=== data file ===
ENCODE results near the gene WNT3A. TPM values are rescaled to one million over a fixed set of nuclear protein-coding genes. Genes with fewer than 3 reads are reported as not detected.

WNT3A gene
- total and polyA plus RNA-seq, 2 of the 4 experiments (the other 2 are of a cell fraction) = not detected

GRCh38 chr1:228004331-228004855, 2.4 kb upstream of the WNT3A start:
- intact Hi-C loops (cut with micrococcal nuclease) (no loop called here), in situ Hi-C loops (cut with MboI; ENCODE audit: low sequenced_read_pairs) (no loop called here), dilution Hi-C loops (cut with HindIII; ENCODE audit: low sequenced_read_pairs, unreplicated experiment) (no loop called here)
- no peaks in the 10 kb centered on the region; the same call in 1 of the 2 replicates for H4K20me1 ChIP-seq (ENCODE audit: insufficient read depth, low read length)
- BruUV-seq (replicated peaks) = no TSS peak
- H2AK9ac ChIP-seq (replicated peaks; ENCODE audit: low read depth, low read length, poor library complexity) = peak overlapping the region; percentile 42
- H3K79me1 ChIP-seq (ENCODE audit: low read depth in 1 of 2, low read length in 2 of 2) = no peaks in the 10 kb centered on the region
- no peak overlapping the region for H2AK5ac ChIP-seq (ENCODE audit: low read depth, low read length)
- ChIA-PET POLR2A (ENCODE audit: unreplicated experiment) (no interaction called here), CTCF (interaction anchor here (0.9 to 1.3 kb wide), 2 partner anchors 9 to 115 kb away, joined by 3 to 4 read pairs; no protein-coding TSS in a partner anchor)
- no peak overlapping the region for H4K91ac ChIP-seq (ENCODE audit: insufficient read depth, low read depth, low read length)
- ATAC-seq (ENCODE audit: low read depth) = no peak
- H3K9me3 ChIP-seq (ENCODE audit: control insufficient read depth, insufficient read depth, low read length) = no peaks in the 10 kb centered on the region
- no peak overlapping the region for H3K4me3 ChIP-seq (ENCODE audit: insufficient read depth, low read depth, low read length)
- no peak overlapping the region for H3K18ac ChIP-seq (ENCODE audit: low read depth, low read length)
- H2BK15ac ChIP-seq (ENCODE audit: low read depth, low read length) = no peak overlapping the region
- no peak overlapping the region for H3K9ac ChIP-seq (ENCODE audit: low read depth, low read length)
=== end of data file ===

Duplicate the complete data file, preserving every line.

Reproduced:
ENCODE results near the gene WNT3A. TPM values are rescaled to one million over a fixed set of nuclear protein-coding genes. Genes with fewer than 3 reads are reported as not detected.

WNT3A gene
- total and polyA plus RNA-seq, 2 of the 4 experiments (the other 2 are of a cell fraction) = not detected

GRCh38 chr1:228004331-228004855, 2.4 kb upstream of the WNT3A start:
- intact Hi-C loops (cut with micrococcal nuclease) (no loop called here), in situ Hi-C loops (cut with MboI; ENCODE audit: low sequenced_read_pairs) (no loop called here), dilution Hi-C loops (cut with HindIII; ENCODE audit: low sequenced_read_pairs, unreplicated experiment) (no loop called here)
- no peaks in the 10 kb centered on the region; the same call in 1 of the 2 replicates for H4K20me1 ChIP-seq (ENCODE audit: insufficient read depth, low read length)
- BruUV-seq (replicated peaks) = no TSS peak
- H2AK9ac ChIP-seq (replicated peaks; ENCODE audit: low read depth, low read length, poor library complexity) = peak overlapping the region; percentile 42
- H3K79me1 ChIP-seq (ENCODE audit: low read depth in 1 of 2, low read length in 2 of 2) = no peaks in the 10 kb centered on the region
- no peak overlapping the region for H2AK5ac ChIP-seq (ENCODE audit: low read depth, low read length)
- ChIA-PET POLR2A (ENCODE audit: unreplicated experiment) (no interaction called here), CTCF (interaction anchor here (0.9 to 1.3 kb wide), 2 partner anchors 9 to 115 kb away, joined by 3 to 4 read pairs; no protein-coding TSS in a partner anchor)
- no peak overlapping the region for H4K91ac ChIP-seq (ENCODE audit: insufficient read depth, low read depth, low read length)
- ATAC-seq (ENCODE audit: low read depth) = no peak
- H3K9me3 ChIP-seq (ENCODE audit: control insufficient read depth, insufficient read depth, low read length) = no peaks in the 10 kb centered on the region
- no peak overlapping the region for H3K4me3 ChIP-seq (ENCODE audit: insufficient read depth, low read depth, low read length)
- no peak overlapping the region for H3K18ac ChIP-seq (ENCODE audit: low read depth, low read length)
- H2BK15ac ChIP-seq (ENCODE audit: low read depth, low read length) = no peak overlapping the region
- no peak overlapping the region for H3K9ac ChIP-seq (ENCODE audit: low read depth, low read length)